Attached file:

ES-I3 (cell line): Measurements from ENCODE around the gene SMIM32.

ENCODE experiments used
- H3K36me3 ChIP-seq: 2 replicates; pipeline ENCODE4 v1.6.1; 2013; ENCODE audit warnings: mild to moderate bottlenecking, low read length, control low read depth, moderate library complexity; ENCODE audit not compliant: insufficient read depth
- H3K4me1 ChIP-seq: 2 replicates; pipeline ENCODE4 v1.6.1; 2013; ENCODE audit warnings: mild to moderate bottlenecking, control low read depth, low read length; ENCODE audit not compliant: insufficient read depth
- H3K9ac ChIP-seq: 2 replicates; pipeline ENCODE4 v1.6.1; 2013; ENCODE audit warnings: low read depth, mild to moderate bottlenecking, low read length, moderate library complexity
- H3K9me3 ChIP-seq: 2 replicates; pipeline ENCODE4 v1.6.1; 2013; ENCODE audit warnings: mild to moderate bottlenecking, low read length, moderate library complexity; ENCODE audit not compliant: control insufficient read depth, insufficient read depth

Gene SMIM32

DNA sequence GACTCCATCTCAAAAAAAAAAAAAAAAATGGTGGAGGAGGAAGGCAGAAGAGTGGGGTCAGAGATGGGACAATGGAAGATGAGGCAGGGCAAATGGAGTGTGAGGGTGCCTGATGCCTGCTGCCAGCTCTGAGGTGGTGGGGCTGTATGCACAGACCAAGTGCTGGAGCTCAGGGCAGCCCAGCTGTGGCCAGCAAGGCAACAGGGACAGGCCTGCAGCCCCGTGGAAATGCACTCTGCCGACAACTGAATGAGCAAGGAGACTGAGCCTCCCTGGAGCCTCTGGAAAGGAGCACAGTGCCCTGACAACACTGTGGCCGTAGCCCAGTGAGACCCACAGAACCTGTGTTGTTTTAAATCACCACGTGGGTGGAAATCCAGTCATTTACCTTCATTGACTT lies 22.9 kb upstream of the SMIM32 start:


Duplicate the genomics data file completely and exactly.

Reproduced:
ES-I3 (cell line): Measurements from ENCODE around the gene SMIM32.

ENCODE experiments used
- H3K36me3 ChIP-seq: 2 replicates; pipeline ENCODE4 v1.6.1; 2013; ENCODE audit warnings: mild to moderate bottlenecking, low read length, control low read depth, moderate library complexity; ENCODE audit not compliant: insufficient read depth
- H3K4me1 ChIP-seq: 2 replicates; pipeline ENCODE4 v1.6.1; 2013; ENCODE audit warnings: mild to moderate bottlenecking, control low read depth, low read length; ENCODE audit not compliant: insufficient read depth
- H3K9ac ChIP-seq: 2 replicates; pipeline ENCODE4 v1.6.1; 2013; ENCODE audit warnings: low read depth, mild to moderate bottlenecking, low read length, moderate library complexity
- H3K9me3 ChIP-seq: 2 replicates; pipeline ENCODE4 v1.6.1; 2013; ENCODE audit warnings: mild to moderate bottlenecking, low read length, moderate library complexity; ENCODE audit not compliant: control insufficient read depth, insufficient read depth

Gene SMIM32

DNA sequence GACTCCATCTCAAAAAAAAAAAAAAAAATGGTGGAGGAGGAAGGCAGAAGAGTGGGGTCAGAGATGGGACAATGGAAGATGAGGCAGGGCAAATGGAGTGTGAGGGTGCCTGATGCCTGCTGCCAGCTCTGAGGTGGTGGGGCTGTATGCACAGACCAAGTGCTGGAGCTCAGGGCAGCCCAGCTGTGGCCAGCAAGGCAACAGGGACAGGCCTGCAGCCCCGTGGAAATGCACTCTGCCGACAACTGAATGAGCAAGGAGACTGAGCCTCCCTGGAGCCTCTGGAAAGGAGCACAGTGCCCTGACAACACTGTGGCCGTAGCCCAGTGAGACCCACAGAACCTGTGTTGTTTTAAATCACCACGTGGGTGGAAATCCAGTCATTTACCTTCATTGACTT lies 22.9 kb upstream of the SMIM32 start: